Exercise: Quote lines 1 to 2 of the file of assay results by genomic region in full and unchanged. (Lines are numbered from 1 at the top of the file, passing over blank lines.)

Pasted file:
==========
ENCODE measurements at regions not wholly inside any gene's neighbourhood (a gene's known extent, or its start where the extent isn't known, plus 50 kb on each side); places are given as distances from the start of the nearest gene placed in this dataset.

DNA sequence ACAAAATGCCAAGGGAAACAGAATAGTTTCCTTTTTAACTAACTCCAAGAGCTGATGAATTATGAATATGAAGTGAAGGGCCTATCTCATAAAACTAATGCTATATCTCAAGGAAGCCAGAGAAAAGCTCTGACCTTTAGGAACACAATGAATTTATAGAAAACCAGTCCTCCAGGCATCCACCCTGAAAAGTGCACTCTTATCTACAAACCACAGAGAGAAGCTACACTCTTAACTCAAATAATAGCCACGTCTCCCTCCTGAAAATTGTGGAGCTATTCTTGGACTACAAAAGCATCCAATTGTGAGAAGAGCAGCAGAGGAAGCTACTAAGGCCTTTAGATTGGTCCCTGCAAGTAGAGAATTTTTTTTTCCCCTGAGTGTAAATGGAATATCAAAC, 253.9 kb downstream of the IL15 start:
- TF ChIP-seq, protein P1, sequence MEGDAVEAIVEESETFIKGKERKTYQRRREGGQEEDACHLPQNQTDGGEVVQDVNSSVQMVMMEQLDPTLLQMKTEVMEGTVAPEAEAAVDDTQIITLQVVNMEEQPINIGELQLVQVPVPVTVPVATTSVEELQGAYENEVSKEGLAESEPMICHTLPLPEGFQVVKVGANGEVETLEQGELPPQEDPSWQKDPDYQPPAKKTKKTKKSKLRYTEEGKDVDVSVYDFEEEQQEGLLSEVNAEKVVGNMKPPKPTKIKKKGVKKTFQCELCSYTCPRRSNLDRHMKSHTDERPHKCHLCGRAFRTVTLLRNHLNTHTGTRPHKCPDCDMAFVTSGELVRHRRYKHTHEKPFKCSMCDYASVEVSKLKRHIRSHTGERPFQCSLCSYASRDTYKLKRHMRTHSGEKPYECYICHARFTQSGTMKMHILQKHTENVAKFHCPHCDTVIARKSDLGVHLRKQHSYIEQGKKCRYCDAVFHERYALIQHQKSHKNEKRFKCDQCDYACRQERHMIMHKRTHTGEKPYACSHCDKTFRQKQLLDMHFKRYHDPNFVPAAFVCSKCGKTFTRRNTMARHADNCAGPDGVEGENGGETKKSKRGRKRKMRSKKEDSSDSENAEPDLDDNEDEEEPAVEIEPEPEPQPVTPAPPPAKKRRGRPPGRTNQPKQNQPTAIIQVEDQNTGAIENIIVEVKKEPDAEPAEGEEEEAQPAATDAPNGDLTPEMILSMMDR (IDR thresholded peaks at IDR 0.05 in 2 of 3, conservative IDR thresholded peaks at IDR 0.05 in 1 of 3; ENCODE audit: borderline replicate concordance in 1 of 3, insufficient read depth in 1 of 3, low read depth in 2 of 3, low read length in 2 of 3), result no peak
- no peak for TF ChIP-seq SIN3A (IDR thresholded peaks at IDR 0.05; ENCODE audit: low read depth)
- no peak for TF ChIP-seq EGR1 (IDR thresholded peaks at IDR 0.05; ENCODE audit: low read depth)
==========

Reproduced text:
ENCODE measurements at regions not wholly inside any gene's neighbourhood (a gene's known extent, or its start where the extent isn't known, plus 50 kb on each side); places are given as distances from the start of the nearest gene placed in this dataset.

DNA sequence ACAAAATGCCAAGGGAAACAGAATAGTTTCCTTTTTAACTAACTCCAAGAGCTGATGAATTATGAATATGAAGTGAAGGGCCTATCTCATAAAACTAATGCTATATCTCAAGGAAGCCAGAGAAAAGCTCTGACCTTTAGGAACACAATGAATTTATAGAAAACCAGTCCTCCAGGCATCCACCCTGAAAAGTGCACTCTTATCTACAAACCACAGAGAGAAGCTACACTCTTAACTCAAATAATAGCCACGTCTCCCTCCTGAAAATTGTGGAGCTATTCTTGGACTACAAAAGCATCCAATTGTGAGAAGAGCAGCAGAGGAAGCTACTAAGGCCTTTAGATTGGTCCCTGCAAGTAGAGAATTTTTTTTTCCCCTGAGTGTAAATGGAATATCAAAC, 253.9 kb downstream of the IL15 start: